Starting Sept. 12, residents crossing the Hale Boggs Bridge will be met with a slower speed limit and possible lane closures as the state begins work to replace all of the bridge’s cables.
There is also the remote possibility of a full bridge closure, according to Alan Weber, the project manager with the state Department of Transportation and Development.
The $32 million project will replace the 72 cables that support the Hale Boggs Bridge. The project became a priority after corrosion was found in the cables during inspections.
In 2001, the bridge received a 7 out of a possible 9 rating from the Federal Highway Commission, which indicated that it was in good condition. In 2007, that rating had dropped to a 3 due to the effects of weather on the cables. Replacing the cables then became a top priority.
The job will involve installing a replacement cable next to an existing cable, applying tension, then removing the old cable, Weber said.
Because of that, each cable will be replaced one at a time.
The new cables are made of individually wrapped strands of wire that are more resistant to corrosion than those currently on the bridge. The new cables are designed to last 50 years, while the current cables have a life span of 25 years.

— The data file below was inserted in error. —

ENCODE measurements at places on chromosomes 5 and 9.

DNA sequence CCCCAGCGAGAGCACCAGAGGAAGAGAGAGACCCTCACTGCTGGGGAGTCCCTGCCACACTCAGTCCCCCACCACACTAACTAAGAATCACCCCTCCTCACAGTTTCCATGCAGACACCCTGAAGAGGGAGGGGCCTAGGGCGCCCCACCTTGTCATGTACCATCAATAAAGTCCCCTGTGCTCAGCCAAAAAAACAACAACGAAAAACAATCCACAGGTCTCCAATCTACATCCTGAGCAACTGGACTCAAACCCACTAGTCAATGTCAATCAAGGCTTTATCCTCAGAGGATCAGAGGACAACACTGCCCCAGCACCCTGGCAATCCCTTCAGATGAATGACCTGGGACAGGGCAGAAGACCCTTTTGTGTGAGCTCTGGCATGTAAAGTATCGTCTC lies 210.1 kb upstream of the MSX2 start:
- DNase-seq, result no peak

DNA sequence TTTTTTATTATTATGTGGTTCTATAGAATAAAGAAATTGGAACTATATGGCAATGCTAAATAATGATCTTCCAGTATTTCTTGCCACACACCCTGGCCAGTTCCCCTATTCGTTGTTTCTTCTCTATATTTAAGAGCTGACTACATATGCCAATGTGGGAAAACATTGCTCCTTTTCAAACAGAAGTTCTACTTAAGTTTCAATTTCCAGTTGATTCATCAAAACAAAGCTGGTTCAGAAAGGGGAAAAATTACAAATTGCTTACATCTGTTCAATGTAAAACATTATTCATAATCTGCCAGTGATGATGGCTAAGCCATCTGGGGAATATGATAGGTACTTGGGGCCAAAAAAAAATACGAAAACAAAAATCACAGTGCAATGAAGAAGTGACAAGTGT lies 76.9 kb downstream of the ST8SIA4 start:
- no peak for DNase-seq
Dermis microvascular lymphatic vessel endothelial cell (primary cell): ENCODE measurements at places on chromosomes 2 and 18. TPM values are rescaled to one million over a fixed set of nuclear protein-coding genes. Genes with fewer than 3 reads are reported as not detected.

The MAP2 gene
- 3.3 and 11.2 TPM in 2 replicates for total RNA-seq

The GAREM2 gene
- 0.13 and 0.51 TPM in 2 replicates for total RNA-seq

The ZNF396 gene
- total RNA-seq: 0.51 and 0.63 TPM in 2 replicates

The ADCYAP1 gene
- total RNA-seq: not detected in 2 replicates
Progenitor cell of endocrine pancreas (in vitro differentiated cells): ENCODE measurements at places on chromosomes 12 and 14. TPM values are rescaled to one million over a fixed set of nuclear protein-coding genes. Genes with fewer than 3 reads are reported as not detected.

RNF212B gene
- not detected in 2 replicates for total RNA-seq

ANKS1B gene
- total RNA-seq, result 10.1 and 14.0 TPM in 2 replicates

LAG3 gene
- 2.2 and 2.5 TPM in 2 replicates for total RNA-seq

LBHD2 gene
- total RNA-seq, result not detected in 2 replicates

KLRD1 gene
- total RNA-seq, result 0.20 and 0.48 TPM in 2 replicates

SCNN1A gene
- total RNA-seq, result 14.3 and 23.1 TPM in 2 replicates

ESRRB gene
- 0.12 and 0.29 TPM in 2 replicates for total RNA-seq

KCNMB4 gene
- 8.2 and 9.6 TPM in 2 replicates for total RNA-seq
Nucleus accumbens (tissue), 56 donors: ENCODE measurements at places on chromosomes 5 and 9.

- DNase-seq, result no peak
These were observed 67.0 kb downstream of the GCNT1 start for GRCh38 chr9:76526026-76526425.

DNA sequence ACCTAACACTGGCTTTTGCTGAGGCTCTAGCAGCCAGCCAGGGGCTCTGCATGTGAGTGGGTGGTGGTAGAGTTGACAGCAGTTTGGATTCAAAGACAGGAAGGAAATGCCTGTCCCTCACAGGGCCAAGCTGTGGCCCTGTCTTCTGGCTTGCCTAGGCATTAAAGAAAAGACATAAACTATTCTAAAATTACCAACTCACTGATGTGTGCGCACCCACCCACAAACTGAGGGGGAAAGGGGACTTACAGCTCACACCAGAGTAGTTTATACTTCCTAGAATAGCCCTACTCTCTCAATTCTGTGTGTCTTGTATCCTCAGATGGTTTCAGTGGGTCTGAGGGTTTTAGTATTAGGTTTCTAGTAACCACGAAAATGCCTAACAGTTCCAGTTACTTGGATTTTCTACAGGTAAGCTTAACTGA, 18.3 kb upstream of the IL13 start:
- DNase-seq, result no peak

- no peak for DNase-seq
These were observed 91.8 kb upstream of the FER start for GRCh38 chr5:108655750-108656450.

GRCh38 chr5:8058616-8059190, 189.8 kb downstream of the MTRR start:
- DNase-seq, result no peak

Bridge work is expected to last from 14 to 16 months and all four lanes will remain open for most of that period, Weber said.
During off-peak hours though, one of the lanes could be closed. Full bridge closure would only occur if the job’s contractor, Kiewit Louisiana, was lifting a piece of heavy machinery and didn’t want to take unnecessary chances by having traffic underneath.
“But a full closure is something that they are going to try to avoid,” Weber said.
The speed limit on the bridge will be reduced to 60 miles per hour during the work period, and when working on each side of the bridge, two 11-foot lanes will allow traffic to flow. Barriers will be placed and the remaining area will be used for construction.
Contractors will first replace cables on the East Bank side of the bridge and work will last seven to eight months. Contractors will then move to the West Bank side.
Parish spokeswoman Renee Simpson said that all safety precautions are being taken and that mats and platforms will be installed to catch falling debris. Tow trucks will also be stationed on both sides of the river.
The Hale Boggs Bridge was first opened to traffic in 1983.